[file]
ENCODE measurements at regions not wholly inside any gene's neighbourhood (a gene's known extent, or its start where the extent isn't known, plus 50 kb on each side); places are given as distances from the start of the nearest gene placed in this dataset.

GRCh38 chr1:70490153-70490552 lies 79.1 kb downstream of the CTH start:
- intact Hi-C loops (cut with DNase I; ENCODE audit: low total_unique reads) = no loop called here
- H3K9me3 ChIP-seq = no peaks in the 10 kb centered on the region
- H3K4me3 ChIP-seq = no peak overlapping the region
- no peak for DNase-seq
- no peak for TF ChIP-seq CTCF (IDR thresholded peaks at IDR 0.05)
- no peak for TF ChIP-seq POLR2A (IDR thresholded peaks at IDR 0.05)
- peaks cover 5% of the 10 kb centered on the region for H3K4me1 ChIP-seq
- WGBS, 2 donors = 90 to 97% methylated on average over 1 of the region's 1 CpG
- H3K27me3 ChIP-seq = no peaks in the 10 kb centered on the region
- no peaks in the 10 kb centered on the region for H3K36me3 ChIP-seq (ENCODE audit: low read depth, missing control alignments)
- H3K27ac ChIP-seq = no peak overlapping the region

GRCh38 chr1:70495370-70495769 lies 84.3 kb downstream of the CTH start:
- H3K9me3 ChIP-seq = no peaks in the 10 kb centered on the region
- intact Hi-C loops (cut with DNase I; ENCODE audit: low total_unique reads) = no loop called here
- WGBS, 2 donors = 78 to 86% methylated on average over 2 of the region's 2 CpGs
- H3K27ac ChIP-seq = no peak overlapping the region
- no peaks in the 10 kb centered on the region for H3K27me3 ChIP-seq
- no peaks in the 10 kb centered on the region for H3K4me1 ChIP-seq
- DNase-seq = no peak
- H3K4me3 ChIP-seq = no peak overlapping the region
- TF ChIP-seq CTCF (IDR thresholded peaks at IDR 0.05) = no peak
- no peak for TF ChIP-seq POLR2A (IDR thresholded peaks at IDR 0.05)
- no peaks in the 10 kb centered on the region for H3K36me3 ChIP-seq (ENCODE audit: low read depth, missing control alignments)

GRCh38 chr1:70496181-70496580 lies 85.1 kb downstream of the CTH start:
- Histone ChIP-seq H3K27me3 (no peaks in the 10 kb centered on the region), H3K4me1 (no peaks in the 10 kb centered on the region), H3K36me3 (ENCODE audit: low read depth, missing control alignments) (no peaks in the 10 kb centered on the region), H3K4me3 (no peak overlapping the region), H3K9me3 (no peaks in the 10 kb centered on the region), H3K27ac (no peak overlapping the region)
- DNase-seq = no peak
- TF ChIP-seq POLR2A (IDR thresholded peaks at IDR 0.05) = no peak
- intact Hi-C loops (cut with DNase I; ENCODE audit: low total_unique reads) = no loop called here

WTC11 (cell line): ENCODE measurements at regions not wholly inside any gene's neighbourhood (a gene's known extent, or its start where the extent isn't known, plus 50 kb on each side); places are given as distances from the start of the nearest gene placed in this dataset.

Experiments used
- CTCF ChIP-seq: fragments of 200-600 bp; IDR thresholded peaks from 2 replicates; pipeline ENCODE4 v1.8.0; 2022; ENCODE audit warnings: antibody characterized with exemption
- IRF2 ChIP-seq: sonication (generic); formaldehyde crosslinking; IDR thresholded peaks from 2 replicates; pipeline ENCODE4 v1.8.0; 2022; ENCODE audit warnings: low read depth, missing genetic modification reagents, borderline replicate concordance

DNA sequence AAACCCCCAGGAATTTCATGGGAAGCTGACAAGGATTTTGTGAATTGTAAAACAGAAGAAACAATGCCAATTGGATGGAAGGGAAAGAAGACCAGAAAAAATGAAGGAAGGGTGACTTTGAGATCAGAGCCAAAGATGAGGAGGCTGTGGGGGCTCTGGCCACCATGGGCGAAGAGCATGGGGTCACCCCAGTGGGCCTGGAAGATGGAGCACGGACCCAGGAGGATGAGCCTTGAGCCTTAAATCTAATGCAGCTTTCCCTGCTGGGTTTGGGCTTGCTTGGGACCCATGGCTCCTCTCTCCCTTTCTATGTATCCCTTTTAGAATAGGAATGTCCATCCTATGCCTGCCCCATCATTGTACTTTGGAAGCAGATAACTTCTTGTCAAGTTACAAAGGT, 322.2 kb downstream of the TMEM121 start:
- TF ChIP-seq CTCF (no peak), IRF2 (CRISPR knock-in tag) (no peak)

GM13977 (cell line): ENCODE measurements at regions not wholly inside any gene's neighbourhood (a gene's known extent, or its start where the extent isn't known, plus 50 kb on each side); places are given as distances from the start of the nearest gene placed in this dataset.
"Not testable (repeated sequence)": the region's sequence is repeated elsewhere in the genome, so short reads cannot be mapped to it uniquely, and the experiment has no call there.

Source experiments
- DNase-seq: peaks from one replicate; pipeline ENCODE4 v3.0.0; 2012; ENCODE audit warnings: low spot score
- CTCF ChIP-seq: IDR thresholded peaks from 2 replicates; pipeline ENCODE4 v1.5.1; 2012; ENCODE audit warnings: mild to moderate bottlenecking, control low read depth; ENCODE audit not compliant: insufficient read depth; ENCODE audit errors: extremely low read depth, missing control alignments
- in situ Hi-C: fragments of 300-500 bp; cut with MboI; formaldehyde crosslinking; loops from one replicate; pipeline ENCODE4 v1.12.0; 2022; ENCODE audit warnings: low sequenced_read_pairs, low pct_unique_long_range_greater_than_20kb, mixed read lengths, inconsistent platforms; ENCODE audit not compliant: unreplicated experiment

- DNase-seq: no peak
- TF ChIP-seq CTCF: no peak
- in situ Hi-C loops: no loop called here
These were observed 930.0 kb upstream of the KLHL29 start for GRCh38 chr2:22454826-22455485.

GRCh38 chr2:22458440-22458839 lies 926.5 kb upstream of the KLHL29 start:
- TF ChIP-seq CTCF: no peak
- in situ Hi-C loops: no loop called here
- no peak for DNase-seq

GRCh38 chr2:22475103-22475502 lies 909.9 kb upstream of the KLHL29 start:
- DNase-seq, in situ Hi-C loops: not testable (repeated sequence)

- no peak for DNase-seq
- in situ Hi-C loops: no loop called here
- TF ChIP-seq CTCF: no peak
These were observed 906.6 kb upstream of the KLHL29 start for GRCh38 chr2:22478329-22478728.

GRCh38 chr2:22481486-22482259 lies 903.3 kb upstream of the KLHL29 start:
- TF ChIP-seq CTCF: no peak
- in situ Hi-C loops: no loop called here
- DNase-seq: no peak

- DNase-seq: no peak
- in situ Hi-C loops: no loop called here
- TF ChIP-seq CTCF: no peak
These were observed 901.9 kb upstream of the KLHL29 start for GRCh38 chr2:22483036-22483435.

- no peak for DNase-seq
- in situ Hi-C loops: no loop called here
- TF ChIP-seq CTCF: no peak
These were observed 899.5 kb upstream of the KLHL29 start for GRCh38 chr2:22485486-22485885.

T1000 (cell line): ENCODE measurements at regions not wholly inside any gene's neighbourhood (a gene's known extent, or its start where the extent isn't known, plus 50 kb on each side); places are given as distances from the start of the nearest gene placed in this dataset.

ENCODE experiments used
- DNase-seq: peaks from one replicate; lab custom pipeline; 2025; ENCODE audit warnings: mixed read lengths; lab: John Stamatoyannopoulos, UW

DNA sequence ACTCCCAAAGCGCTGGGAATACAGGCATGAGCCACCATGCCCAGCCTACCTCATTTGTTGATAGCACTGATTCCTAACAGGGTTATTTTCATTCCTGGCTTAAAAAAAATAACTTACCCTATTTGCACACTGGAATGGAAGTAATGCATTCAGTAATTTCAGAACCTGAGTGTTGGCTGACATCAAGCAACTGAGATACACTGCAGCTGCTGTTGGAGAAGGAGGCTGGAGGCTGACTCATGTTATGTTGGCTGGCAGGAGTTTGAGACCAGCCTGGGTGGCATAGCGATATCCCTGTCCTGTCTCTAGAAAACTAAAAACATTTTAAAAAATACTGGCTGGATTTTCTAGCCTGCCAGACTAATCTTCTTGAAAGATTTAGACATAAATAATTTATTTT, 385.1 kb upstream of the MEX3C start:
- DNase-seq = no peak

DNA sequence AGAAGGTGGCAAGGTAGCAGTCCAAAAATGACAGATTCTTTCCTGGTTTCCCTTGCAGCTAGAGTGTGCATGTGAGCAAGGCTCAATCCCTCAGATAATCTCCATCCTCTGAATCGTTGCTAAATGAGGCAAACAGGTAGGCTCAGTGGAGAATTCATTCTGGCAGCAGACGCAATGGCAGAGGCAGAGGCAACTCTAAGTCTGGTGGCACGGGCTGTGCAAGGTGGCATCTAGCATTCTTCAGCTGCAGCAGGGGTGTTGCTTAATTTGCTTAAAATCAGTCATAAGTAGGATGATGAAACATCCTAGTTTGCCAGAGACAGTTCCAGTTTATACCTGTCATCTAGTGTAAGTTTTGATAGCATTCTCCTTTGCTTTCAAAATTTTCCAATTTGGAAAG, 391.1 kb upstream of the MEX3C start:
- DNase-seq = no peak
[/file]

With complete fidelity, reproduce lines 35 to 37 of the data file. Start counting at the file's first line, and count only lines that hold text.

DNA sequence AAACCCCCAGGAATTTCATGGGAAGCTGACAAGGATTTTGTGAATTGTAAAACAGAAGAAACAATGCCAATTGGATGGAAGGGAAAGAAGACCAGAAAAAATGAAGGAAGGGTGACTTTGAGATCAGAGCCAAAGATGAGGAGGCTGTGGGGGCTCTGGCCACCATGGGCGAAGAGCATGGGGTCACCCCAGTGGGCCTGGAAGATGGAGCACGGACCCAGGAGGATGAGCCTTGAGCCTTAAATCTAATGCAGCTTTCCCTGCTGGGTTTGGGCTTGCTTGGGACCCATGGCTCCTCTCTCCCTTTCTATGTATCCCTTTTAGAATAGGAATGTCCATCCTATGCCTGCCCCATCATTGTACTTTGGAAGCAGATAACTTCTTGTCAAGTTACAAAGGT, 322.2 kb downstream of the TMEM121 start:
- TF ChIP-seq CTCF (no peak), IRF2 (CRISPR knock-in tag) (no peak)

GM13977 (cell line): ENCODE measurements at regions not wholly inside any gene's neighbourhood (a gene's known extent, or its start where the extent isn't known, plus 50 kb on each side); places are given as distances from the start of the nearest gene placed in this dataset.